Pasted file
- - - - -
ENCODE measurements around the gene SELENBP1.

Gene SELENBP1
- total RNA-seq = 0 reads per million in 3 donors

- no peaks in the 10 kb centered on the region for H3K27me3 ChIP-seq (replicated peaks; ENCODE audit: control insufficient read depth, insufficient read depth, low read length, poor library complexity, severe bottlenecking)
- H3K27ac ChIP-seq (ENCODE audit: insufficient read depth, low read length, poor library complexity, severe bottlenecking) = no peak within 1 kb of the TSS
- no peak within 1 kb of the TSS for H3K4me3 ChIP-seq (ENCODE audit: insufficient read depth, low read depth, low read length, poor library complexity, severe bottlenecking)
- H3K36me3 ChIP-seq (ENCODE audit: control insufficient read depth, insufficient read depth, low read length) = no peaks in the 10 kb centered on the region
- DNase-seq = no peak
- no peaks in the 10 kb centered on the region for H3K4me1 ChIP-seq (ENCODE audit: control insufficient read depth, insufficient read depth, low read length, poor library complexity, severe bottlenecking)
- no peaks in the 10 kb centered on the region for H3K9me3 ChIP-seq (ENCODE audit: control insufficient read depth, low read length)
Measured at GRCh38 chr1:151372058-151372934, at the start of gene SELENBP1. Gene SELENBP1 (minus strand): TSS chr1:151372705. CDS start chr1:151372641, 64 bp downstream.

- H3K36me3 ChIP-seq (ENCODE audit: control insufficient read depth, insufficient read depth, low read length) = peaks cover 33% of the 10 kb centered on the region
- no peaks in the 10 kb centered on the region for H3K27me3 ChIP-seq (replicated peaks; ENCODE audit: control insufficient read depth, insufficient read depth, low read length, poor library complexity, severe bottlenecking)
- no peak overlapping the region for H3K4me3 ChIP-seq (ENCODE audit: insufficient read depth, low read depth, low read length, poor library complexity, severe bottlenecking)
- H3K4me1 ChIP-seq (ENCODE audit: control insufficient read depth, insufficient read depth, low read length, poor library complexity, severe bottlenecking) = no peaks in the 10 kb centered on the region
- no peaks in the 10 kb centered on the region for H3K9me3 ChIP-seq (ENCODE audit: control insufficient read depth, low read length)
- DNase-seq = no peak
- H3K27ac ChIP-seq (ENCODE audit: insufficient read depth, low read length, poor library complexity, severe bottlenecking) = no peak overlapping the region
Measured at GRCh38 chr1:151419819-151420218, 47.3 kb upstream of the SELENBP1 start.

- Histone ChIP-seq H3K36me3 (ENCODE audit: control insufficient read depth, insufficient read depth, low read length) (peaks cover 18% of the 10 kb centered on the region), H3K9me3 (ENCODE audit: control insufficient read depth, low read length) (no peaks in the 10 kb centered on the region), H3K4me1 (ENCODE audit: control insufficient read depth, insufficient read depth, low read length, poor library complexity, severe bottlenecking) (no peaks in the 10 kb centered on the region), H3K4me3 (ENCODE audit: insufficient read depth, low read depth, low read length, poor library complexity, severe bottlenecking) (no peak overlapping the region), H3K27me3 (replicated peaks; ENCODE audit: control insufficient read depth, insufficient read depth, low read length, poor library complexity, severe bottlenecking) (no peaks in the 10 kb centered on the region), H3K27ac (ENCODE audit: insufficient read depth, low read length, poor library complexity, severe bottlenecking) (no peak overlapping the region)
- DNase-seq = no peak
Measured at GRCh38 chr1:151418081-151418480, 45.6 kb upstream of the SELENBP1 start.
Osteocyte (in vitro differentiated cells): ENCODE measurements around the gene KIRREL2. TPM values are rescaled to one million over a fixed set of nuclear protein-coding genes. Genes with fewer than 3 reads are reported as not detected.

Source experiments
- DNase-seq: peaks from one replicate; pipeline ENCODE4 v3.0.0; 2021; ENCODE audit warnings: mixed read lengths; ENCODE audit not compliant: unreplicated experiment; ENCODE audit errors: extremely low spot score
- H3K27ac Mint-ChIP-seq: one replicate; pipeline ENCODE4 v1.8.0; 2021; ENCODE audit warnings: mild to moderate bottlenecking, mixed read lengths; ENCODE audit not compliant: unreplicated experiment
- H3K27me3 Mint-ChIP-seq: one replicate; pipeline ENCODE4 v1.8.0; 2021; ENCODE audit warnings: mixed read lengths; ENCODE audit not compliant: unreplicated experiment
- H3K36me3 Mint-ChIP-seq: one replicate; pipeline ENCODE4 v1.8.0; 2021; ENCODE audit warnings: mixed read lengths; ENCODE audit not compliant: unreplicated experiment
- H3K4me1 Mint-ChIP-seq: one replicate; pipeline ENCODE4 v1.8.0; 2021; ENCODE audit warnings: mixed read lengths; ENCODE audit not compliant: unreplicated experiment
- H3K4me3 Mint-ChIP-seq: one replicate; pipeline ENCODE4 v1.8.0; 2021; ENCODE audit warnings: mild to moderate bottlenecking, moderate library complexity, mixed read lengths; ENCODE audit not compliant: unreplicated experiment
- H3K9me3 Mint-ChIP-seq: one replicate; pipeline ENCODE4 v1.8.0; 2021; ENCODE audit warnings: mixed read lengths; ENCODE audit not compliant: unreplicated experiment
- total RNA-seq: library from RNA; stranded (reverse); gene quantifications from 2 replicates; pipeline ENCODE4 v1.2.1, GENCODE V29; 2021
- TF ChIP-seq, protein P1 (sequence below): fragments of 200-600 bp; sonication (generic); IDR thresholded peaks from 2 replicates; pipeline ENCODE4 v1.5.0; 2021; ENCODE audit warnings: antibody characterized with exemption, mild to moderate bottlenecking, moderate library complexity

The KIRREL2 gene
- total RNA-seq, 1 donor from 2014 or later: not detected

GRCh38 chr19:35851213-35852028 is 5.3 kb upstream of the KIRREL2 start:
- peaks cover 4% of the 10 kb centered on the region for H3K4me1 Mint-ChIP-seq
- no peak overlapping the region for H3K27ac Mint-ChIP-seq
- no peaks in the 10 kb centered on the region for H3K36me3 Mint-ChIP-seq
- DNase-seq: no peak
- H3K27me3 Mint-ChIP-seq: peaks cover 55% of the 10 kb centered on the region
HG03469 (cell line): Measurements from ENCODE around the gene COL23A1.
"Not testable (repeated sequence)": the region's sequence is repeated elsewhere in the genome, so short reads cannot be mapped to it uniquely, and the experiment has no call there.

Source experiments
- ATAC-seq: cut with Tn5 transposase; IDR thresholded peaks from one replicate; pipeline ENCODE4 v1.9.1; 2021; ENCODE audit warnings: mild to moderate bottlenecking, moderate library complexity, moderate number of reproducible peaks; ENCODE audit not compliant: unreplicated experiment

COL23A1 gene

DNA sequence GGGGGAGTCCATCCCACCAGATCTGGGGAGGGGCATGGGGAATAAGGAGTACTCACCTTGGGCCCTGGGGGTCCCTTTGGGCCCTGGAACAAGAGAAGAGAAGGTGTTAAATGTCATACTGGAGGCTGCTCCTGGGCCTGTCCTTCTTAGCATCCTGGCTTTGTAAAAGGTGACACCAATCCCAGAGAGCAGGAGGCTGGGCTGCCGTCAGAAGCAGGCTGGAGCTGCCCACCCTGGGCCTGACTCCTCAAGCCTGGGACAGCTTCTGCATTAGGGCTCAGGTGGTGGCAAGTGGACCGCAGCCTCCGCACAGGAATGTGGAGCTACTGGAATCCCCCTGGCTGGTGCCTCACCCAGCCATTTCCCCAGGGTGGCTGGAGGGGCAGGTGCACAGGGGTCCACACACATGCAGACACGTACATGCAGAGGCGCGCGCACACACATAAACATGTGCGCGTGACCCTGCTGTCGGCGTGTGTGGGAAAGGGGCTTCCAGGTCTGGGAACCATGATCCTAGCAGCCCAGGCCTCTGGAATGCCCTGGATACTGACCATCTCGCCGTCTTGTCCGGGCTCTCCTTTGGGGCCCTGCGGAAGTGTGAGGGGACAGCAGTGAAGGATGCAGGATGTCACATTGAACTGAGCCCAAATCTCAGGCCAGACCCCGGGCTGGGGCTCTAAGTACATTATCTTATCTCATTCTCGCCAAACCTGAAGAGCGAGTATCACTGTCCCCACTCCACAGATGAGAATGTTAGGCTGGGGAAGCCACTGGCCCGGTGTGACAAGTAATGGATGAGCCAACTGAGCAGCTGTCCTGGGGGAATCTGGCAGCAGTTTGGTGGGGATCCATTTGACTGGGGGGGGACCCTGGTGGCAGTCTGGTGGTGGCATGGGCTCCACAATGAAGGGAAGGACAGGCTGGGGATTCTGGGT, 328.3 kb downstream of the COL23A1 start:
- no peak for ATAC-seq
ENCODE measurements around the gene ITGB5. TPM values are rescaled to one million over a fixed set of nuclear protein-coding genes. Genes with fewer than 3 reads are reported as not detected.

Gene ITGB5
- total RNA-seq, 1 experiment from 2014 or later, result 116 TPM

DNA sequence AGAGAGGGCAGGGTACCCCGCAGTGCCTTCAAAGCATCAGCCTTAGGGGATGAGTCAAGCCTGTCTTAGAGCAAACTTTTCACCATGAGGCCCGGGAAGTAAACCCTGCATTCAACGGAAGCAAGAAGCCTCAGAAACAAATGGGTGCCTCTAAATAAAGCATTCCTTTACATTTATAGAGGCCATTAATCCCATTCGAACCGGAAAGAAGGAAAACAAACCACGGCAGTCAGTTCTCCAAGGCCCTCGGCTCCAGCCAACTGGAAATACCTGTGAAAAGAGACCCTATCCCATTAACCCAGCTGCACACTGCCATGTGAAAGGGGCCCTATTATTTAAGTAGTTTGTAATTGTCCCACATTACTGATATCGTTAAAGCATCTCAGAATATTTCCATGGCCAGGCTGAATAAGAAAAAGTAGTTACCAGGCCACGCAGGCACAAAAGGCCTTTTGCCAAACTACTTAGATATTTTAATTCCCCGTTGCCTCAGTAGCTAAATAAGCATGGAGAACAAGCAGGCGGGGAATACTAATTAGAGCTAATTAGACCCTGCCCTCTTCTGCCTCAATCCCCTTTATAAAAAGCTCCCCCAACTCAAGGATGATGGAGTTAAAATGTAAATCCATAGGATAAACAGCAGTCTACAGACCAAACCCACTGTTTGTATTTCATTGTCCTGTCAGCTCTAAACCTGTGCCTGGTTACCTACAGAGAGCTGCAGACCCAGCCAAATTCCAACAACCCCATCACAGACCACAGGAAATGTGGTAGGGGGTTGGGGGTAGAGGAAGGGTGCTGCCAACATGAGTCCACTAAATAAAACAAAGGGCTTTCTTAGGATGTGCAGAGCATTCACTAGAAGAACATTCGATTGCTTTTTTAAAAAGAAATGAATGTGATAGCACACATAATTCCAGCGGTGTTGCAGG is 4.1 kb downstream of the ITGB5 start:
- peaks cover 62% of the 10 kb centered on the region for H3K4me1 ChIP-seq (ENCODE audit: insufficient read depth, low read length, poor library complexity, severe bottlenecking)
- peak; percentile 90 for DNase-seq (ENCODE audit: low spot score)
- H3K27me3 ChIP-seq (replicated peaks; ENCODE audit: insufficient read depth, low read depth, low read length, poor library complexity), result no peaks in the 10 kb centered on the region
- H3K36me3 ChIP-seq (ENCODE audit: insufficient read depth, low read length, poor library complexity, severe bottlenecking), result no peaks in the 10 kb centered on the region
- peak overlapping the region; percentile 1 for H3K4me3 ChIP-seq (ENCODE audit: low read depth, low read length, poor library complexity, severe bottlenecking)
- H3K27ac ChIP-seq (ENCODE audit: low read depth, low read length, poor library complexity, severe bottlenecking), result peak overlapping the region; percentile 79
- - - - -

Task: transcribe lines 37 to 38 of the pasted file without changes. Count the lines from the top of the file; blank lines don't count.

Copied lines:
- peaks cover 4% of the 10 kb centered on the region for H3K4me1 Mint-ChIP-seq
- no peak overlapping the region for H3K27ac Mint-ChIP-seq